Because through back channels the administration is going out of their way to assure banks that a default just isn’t happening. From Charles Gasparino at Fox Business:
While officials from the Obama Administration raised their rhetoric over the weekend about the possibility of a debt default if the debt ceiling isn’t raised, they privately have been telling top executives at major U.S. banks that such an event won’t happen, FOX Business has learned.
In a series of phone calls, administration officials have told bankers that the administration will not allow a default to happen even if the debt cap isn’t raised by the August 2 date Treasury Secretary Tim Geithner says the government will run out of money to pay all its bills, including obligations to bond holders. Geithner made the rounds on the Sunday talk shows saying a default is imminent if the debt ceiling isn’t raised, and President Obama issued a similar warning during a Friday press conference after budget negotiations with House Republicans broke down.
A senior banking official told FOX Business that administration officials have provided guidance to them that even though a default is off the table, a downgrade “is a real possibility for no other reason than S&P and Moody’s have to cover (themselves) since they’ve been speaking out on the debt cap so much.”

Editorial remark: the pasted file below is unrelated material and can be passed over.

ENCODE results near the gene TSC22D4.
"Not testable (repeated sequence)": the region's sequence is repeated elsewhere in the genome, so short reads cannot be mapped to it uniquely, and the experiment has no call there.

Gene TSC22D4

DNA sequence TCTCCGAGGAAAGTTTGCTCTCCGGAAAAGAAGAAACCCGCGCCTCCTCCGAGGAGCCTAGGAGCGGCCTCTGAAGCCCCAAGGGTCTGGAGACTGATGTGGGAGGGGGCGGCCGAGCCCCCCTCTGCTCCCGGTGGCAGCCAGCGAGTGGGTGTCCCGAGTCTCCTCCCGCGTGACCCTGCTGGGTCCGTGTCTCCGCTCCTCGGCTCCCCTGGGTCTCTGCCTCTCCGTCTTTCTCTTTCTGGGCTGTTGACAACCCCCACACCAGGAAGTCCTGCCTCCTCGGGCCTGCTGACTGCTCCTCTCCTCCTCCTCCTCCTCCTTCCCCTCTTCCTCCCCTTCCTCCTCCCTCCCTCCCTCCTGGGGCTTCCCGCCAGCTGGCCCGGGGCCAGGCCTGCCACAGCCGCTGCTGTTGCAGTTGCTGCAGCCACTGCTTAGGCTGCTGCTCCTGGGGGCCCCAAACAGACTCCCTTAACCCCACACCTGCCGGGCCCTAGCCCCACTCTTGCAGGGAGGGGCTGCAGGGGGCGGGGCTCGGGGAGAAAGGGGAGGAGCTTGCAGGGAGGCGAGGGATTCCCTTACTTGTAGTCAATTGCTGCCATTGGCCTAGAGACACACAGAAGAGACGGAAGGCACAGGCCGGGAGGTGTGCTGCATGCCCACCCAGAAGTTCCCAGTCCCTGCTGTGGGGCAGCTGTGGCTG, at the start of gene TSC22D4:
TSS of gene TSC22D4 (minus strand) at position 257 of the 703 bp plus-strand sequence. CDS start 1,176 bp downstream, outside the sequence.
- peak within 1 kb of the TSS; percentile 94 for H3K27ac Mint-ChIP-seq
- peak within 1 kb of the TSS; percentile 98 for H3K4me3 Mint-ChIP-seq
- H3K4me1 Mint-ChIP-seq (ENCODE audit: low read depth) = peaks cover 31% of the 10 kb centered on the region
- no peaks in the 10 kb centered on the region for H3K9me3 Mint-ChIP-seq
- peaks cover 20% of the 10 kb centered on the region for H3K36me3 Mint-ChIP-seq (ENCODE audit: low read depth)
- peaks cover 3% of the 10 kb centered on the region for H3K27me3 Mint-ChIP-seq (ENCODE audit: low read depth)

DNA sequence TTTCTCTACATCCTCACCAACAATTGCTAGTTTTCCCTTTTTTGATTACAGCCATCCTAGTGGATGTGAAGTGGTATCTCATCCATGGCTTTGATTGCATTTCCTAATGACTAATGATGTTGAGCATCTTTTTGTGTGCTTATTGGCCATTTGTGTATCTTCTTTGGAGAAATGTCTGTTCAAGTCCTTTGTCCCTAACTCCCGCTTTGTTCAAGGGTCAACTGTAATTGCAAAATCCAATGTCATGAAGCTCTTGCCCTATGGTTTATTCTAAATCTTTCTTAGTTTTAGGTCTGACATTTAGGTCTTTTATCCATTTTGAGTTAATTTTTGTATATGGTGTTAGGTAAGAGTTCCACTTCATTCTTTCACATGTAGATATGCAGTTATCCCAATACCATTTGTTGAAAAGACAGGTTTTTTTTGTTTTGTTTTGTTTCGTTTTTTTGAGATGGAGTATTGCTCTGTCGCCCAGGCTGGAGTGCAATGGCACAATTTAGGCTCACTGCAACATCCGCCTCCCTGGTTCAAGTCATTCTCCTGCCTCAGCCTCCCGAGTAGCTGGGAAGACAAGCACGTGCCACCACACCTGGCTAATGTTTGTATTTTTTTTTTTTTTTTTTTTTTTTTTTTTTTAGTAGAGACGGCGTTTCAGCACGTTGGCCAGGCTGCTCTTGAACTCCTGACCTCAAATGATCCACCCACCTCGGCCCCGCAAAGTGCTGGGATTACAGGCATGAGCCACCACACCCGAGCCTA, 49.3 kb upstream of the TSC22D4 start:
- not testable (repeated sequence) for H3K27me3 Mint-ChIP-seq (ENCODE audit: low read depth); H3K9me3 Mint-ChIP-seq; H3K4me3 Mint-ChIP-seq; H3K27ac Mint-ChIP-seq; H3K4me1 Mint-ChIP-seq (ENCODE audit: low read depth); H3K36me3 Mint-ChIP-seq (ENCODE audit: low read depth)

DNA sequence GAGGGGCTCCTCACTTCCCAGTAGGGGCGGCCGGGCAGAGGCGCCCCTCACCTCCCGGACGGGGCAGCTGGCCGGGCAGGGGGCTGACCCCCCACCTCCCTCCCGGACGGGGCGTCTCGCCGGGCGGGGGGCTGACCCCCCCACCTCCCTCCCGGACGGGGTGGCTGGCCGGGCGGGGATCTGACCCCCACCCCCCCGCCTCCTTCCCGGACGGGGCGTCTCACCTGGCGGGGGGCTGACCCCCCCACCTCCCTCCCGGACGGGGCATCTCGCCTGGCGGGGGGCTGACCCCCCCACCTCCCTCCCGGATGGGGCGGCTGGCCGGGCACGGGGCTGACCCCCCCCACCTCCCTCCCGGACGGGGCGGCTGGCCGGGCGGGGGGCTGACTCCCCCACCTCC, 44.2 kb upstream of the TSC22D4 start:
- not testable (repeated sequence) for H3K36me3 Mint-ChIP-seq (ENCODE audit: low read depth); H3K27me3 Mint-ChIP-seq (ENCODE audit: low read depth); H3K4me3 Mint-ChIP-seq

This guidance is a big reason why Wall Street has largely dismissed the possibility of default, and though the markets have been jittery amid the talk of default, they haven’t imploded as would be the case, many economists fear, if the nation missed a payment on its debt.
The banking official said the administration understands that if there were to be a default, it would likely spark another financial crisis.
“They also know they can pay the debt with cash on hand,” this official told FOX Business. The Treasury collects around $2 trillion in tax revenues, and is scheduled to pay out $200 billion in interest to bond holders. In order to meet its obligations to contractors, social security recipients and others, the administration would have to raise another $1 trillion either through cuts, higher tax revenues, the issuance of debt or a combination of all three.
So if this is the case, how much credibility can be put into the Treasury Secretary’s words? And what of the President himself? Are we to assume it’s merely a white lie, to help move the debt ceiling negotiations along at the pace he prefers? Or as some have suggested it is part of a much larger, more cynical plan to pin the blame for the bad economy on the GOP; that next year he’ll counter assertions that he has been a poor steward of the economy by counter-asserting that everything was fine until the Wingnut Tea-Baggerz wrecked it with their irresponsible demands during the debt ceiling increase debate.
What this does seem to indicate is that there is more breathing room for negotiations that Mr. Obama or the Democrats want to admit, and that they’re more than willing to frighten the public in order to advance their political agenda. Which, if you recall, was one of Obama’s major, damning, criticisms of the GOP during the campaign of 2008; their willingness to engage in fear-mongering to divide the American people. Not to mention their most recent mediscare demagoguery…
But is any of this really shocking, coming from the crew that subscribes to the maxim, “BY ANY MEANS NECESSARY!”
What do you think, kind reader?